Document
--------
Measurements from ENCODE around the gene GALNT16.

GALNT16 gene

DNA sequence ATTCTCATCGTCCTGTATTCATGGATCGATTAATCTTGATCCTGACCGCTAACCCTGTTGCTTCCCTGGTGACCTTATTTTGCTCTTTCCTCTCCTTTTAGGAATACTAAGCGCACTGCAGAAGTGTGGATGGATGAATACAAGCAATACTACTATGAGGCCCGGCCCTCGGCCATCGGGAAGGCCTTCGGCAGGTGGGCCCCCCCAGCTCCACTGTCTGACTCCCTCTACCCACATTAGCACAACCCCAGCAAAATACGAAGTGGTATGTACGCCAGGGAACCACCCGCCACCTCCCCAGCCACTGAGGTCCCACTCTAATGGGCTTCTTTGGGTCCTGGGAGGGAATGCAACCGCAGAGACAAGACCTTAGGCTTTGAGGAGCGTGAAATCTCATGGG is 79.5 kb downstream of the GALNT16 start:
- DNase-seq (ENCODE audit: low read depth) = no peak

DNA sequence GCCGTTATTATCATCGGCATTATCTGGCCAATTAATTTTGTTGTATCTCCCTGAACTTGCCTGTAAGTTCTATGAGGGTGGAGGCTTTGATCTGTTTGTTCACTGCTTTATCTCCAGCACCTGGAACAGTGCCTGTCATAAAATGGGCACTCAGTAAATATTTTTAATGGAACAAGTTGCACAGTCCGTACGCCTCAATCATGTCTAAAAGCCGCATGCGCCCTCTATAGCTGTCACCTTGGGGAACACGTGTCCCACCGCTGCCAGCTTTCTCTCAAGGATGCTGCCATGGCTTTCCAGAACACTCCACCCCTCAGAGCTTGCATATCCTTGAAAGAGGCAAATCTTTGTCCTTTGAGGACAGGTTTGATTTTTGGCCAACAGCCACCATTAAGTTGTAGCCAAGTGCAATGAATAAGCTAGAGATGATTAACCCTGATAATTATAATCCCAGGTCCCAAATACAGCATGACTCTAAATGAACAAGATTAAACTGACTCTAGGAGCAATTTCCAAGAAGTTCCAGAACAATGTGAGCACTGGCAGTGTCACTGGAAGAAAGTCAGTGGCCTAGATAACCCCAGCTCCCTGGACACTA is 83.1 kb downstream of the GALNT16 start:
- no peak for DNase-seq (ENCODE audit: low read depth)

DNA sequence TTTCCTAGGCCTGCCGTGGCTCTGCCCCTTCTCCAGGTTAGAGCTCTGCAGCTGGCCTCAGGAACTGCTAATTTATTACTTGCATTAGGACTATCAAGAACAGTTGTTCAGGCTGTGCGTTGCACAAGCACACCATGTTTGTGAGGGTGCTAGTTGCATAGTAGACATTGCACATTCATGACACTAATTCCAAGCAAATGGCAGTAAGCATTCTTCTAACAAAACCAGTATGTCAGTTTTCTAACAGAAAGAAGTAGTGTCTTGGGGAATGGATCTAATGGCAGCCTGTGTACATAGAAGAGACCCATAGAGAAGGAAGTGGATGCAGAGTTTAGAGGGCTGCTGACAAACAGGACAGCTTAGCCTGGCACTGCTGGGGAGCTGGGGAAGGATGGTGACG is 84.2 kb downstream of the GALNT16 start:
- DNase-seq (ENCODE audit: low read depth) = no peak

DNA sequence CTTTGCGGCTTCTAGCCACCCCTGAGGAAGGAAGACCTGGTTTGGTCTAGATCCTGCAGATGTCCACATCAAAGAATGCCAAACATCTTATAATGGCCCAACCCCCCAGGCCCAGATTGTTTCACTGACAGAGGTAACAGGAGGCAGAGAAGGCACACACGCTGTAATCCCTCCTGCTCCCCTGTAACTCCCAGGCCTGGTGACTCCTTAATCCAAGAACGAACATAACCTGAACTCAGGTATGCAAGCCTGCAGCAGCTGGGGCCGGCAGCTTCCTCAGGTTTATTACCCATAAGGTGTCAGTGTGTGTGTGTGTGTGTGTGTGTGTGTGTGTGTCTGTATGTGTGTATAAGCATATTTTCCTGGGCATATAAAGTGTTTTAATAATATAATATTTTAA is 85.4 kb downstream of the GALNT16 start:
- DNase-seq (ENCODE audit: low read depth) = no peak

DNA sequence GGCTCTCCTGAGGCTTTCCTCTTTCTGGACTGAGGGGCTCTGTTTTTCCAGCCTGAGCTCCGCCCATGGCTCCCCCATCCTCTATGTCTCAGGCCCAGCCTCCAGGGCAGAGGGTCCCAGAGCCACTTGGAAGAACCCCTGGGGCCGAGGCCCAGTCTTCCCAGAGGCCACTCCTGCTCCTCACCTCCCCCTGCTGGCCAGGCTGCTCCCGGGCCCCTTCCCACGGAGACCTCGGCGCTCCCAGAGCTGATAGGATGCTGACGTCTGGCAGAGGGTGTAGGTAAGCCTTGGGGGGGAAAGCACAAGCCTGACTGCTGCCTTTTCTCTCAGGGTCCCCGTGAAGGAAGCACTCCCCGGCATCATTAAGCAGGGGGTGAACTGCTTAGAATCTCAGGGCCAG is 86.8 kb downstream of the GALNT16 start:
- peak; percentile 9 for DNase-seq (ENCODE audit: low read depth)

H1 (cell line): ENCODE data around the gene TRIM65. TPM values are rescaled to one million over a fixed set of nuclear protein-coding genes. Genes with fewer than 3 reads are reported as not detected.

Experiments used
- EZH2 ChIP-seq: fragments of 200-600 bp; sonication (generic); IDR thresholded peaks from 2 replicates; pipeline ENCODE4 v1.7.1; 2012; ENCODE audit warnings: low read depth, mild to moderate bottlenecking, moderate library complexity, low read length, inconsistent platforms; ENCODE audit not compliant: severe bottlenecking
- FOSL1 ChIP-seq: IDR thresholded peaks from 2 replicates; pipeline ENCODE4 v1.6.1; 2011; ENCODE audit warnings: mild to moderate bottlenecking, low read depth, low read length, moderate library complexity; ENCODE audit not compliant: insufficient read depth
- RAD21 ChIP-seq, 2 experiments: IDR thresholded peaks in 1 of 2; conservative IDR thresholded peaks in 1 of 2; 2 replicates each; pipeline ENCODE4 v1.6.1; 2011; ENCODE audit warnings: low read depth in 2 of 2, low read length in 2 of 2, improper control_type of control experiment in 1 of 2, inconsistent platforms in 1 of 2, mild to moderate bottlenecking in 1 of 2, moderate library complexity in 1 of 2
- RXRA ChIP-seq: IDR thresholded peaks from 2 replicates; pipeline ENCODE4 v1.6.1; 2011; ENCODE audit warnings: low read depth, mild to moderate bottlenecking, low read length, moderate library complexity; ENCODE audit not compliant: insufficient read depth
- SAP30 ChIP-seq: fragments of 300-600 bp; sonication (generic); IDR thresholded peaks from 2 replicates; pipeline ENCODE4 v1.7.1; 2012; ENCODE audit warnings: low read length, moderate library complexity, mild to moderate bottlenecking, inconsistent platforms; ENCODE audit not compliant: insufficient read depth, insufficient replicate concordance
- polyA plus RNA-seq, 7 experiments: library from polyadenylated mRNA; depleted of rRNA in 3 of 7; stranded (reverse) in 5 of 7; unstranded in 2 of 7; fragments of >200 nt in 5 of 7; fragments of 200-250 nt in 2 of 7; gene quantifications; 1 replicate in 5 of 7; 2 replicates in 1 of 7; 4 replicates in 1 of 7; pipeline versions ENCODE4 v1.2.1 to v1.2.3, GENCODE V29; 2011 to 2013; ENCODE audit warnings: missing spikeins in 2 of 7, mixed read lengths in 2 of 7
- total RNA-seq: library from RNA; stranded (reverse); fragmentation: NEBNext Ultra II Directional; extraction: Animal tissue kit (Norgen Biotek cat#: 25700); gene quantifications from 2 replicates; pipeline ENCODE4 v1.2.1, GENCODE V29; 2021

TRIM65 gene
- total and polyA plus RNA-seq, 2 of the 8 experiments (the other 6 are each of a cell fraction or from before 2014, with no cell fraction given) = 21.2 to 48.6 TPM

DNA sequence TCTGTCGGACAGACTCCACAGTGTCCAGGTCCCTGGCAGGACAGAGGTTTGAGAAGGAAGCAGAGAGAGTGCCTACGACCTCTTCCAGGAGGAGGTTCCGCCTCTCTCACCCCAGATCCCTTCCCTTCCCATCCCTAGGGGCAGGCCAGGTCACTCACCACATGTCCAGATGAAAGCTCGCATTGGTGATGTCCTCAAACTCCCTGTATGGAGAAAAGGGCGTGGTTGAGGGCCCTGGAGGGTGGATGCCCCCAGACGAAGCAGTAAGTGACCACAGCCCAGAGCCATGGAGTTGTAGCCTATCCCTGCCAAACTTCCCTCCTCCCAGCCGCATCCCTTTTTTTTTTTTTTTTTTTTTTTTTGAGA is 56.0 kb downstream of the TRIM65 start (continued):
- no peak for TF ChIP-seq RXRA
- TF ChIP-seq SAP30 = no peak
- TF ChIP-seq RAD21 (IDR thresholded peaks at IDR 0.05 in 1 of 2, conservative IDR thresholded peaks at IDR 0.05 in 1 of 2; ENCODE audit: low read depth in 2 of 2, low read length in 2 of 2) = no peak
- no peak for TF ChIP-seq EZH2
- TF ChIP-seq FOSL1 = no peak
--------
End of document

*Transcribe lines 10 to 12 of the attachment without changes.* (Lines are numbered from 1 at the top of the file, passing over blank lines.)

- DNase-seq (ENCODE audit: low read depth) = no peak

DNA sequence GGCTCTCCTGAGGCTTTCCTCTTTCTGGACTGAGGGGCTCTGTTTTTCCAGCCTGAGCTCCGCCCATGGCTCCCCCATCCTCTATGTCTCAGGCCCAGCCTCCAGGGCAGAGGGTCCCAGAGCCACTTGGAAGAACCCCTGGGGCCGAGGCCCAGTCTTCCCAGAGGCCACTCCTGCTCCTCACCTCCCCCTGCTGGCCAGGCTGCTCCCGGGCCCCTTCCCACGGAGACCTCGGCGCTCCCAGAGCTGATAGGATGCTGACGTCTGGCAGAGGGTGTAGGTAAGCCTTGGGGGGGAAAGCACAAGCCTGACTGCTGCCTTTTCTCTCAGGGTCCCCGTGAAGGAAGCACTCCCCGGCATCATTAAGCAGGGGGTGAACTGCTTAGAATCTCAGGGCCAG is 86.8 kb downstream of the GALNT16 start:
- peak; percentile 9 for DNase-seq (ENCODE audit: low read depth)